Category Archives: NewsBlog

OPPD Focused On Continued Investment In Our Communities

Omaha Public Power District News Release
February 14, 2019

Omaha Public Power District is committed to investing in the communities it serves. Furthering that effort, today, the OPPD Board of Directors approved a labor contract for streetlight
conversion work within its service territory to replace current technology with light emitting
diode (LED) technology.

This is part of the district’s five-year plan, officially beginning next month, to replace nearly 100,000 existing high-pressure sodium fixtures within its service territory. To date, OPPD has
converted approximately 400 burned out streetlights to LED. The district is utilizing a contractor alongside OPPD employees due to the volume and time frame of work taking place.
Continue reading here.

Additional Recommended Reading
NDEQ Co-hosting Nebraska Electric Vehicle Infrastructure Conference on March 25, NPPD News Release

NEWS FROM OTHER CITIES & STATES

The nuclear city goes 100% renewable, PV Magazine
Yesterday Chicago Mayor Rahm Emanuel unveiled the city’s
Resilient Chicago plan, which in action 38 is a commitment to
“transition to 100 percent clean, renewable energy in buildings community-wide by 2035”. 

Smart community projects “a natural” for public power, says Kelly

By Paul Ciampoli, American Public Power Association

Smart community projects are “a natural for public power,” said Sue Kelly, President and CEO of the American Public Power Association on Feb. 11 in remarks made at the National Association of Regulatory Utility Commissioners’ 2019 Winter Policy Summit in Washington, D.C. Among the things that public power is doing when it comes to smart city activities is converting streetlights to LEDs and electric vehicle charging infrastructure. In addition, public power is working on microgrids and distributed energy installations. Read more here.

ALSO OF POTENTIAL INTEREST

FEATURED NATIONAL INITIATIVE

Tariffs Hurt The Heartland, a bipartisan coalition launched in
September 2018, represents 150 organizations, including farms, small businesses, and consumer groups.

The coalition has hosted 15 events across the country to showcase stories of individuals, businesses, nonprofits and communities that have been hurt by tariffs.

Previously Posted

BNEF: U.S. solar installations grew in 2018 despite tariffs

Written by Christian Roselund, PV Magazine

Today we got our first real estimate of solar installations in 2018, which indicates that despite four different rounds of tariffs – not to mention net metering and rate design battles and the gutting of PURPA at the state level – solar installations still grew 6% in 2018 to 11.7 GWdc.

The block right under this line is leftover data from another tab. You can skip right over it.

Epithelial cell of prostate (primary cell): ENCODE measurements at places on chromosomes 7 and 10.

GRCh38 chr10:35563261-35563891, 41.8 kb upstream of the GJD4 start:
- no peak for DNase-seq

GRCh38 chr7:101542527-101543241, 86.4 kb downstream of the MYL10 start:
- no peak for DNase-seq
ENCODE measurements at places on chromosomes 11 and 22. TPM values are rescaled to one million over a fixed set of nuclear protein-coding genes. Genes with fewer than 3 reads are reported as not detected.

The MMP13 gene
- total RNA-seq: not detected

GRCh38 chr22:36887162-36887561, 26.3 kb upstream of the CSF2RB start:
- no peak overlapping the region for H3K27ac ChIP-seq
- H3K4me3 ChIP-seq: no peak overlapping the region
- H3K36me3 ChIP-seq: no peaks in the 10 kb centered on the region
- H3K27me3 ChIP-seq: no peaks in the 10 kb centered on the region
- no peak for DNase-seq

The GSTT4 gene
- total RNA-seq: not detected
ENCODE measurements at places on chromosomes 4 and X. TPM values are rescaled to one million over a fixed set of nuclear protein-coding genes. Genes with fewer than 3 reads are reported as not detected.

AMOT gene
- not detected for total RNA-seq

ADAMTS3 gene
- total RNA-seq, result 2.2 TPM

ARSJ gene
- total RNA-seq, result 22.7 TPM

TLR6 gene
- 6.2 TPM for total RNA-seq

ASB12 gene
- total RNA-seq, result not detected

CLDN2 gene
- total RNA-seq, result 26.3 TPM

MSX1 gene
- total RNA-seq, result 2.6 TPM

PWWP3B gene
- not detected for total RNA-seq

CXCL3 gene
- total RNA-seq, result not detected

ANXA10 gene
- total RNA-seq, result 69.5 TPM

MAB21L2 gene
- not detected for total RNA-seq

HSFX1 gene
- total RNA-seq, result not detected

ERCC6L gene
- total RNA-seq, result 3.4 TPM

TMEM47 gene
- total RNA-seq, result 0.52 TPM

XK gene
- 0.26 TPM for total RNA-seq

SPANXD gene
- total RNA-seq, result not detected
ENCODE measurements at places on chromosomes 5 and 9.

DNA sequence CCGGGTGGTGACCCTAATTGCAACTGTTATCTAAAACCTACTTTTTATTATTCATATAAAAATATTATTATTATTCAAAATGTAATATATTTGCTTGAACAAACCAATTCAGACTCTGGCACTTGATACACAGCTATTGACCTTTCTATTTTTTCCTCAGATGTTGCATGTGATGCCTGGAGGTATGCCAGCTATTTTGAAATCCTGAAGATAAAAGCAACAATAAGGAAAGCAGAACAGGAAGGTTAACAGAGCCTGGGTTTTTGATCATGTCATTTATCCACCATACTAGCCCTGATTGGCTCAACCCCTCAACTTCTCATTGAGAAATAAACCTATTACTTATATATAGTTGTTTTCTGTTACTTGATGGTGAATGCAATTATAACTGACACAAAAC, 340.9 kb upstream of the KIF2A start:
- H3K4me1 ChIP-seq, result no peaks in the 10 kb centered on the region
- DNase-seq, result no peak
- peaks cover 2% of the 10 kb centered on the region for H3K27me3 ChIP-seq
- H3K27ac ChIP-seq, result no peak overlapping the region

Bloomberg New Energy Finance (BNEF) released these numbers as only one data point in its Sustainable Energy in America Factbook, published in collaboration with the Business Council for Sustainable Energy.  Continue reading here.

Free Webinar: 2019 Sustainable Energy in America Factbook

February 26, 2019, 1:30 to 2:30 pm: Join the Business Council for Sustainable Energy and Clean Energy Business Network for this webinar briefing and Q&A on the 2019 Sustainable Energy in America Factbook.   

How do corporate wind deals benefit local communities?

By Anna Hoffman, Into the Wind, AWEA Blog

It’s clear that states that make it easy to buy renewable energy have a competitive edge over others when attracting corporate investment. What do the community benefits of non-utility wind deals look like? Case studies of wind farms with corporate investments in Nebraska, Texas and Oklahoma provide good examples. We examined the following projects: Read more here.

Pixabay Photo

National Solar Jobs Census 2018

The Solar Foundation’s National Solar Jobs Census 2018 is the ninth annual report on the size and scope of the American solar workforce. As of 2018, the National Solar Jobs Census found:

  • The United States has 242,343 solar workers, defined as those who spend 50% or more of their time on solar-related work.
  • Overall, the solar workforce has grown 159 percent since the first Census was released in 2010, adding nearly 150,000 jobs.
  • Solar jobs increased in 29 states in 2018, including many states with emerging solar markets. States with the highest employment gains include Florida, Illinois, Texas, and New York State.
  • While solar employment nationwide fell 3.2% for the year, with a backlog of utility-scale projects and new policy incentives in key states, survey respondents predict that solar jobs will increase 7 percent in 2019, bringing the total to 259,400 jobs.

Learn more here.
Solar Jobs By State
The Solar Foundation Infographic: Solar Jobs Census 2018

SEIA News Release: Tariffs Take a Bite Out of American Solar Jobs

Despite these recent challenges, though, many emerging markets saw solar job growth in 2018, and the U.S. solar industry’s long-term growth trajectories remain strong. The Solar Decade is upon us, and the dozens of gigawatts of new solar capacity the U.S. is poised to add will be accompanied with quality job opportunities for all Americans in each of the 50+ states and territories.

Previously Posted
Local View: Tariffs jeopardize wind farm growth, by Dan McGuire, Lincoln Journal Star
Dan McGuire is director of the American Corn Growers Foundation. He lives in Lincoln.

From Kaiser To Vail Ski Resorts, Companies Doubled Their Wind And Solar In 2018

By Grace Hood, Colorado Public Radio

Corporate giants like Facebook, Walmart, Microsoft and Apple made big deals in 2018, but now smaller corporate fish have waded into the pond. “We had Etsy do a deal last year, J.M. Smucker Company that makes jellies and jams,” [Kevin Haley, a program manager at the Business Renewables Center at Rocky Mountain Institute] said. “It’s a great way for them to reduce a lot of carbon all at once.”

Colorado-based Vail Resorts has joined the ranks of small companies as well. It inked a 12-year agreement to buy new wind that will be produced from a Nebraska farm starting in 2020. When the wind farm is operational, the purchased power will offset Vail’s fossil fuel use across North America. “This is the way that a company that’s geographically diverse can make a significant impact and bring new renewable resources online,” said Kate Wilson, director of sustainability for Vail Resorts. Read more here.

About Vail Resorts Corporation

Lincoln Clean Energy photo of the partially-completed 230 MW Plum Creek Wind Farm in Wayne County, Nebraska. Once operational, the project will create high-paying local jobs and will result in over $3 million in local community benefits annually in the Wayne County area. This includes much needed property tax revenues, with some of the largest beneficiaries being the Norfolk and Winside school districts.